by Jeremiah Clifton
Napster and P2P
Less than a year after the DMCA became law – on college campuses across the nation – students were immersing themselves in the latest craze, sharing music with friends online. This was no different than the mix tape of the eighties, except now the mix tape could be given to hundreds of thousands of people at the same time instead of just one. In May of 1999 Napster Inc. (a peer-to-peer [P2P] file-sharing service) was founded and by December of that year the Recording Industry Association of America (RIAA) was suing Napster, Inc. for copyright infringement.1 Napster eventually lost a battle with A&M Records, Inc., and the U.S. Court of Appeals for the Ninth Circuit agreed with a lower court that Napster users had committed copyright infringement not covered under fair use and Napster may have been guilty of contributory copyright infringement.2
The recording industry’s triumph over Napster was short lived as P2P file-sharing sites and applications spread across the web into the hands of countless users. The RIAA, individual companies, and musicians3 tried to contain the fire with individual and collective lawsuits; and though most of the accused were college students and not organized piracy rings, the RIAA aggressively pursued civil remedies in court.4 The fierce legal action on the part of the RIAA brought media attention and scorn from college students, universities, libraries and various groups. As bandwidth for internet connections increased and media other than music became available through P2P services, the feasibility to fight copyright infringement on this scale only reaffirmed for publishers of digital media that prevention of infringement trumped litigation.5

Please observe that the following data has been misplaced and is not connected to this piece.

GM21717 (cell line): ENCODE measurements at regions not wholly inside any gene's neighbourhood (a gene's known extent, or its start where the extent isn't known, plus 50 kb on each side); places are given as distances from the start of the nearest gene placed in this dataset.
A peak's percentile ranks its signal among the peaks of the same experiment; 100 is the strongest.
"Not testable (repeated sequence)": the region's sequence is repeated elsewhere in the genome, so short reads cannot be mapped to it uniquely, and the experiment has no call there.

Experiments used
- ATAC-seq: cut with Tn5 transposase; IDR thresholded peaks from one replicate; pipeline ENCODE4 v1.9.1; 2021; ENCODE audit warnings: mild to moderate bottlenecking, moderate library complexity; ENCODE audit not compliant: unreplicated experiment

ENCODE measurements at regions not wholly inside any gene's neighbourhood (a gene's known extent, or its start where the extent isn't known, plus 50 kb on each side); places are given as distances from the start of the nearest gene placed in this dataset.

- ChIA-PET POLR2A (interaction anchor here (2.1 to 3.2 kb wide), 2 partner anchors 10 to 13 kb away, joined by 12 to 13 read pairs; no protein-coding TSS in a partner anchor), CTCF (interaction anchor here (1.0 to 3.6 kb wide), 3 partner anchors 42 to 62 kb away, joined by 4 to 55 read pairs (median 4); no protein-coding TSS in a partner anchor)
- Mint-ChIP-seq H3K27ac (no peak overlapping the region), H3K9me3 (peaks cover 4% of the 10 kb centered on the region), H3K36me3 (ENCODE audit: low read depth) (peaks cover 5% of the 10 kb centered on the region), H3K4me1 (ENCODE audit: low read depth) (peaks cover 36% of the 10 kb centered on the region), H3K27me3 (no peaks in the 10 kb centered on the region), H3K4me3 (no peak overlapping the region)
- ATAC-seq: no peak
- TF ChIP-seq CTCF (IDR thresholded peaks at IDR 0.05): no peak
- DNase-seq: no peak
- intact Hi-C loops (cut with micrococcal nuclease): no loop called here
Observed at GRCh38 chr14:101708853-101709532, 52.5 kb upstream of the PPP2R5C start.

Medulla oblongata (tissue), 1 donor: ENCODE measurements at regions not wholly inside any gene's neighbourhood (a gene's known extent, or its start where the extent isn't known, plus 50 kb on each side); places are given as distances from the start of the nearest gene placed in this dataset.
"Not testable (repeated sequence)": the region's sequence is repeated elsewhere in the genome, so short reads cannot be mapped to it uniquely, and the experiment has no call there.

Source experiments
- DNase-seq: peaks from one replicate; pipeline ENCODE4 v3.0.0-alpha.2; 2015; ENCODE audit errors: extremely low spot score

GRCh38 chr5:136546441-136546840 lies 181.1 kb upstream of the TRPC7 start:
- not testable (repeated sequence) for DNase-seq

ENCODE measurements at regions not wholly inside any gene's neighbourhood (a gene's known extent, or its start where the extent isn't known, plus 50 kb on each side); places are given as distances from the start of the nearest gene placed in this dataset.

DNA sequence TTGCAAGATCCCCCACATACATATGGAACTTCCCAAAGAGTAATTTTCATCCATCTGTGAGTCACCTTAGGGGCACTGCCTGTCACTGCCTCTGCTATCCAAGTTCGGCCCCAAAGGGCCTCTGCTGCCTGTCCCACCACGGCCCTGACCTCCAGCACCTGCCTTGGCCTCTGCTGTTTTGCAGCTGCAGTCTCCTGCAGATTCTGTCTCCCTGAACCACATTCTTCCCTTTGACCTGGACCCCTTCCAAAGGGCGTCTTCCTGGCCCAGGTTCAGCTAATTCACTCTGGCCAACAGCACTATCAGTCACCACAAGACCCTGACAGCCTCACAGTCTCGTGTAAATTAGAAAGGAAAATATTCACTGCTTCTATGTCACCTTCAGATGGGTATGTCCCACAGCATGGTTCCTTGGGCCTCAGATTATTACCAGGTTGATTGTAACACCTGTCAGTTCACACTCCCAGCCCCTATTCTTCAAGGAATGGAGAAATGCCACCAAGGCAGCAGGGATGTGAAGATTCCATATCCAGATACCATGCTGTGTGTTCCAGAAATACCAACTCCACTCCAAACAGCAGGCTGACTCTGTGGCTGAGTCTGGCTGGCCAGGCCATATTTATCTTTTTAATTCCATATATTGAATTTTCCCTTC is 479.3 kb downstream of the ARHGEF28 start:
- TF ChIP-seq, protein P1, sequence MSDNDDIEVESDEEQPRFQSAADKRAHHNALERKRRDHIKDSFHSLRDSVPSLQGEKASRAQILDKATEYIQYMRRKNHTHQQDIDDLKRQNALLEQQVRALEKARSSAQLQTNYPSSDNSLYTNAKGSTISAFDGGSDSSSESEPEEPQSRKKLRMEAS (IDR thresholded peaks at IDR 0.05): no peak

1. “Napster Timeline.” University of Alaska Anchorage, Class Website, Professor Matt Berman (Spring 2005) Information credited to the Associated Press February 12, 2001. Available: Accessed: November 28, 2008.
  2. A&M Records v. Napster, 239 F. 3d 1004 (9th Cir. 2001)
  3. Metallica being the most noted – see and
  4. U.S. Congressional Research Service, Library of Congress. Copyright Law: Digital Rights Management Legislation in the 107th and 108th Congresses (RL32035 January 5, 2005) by Robin Jeweler.
  5. Id.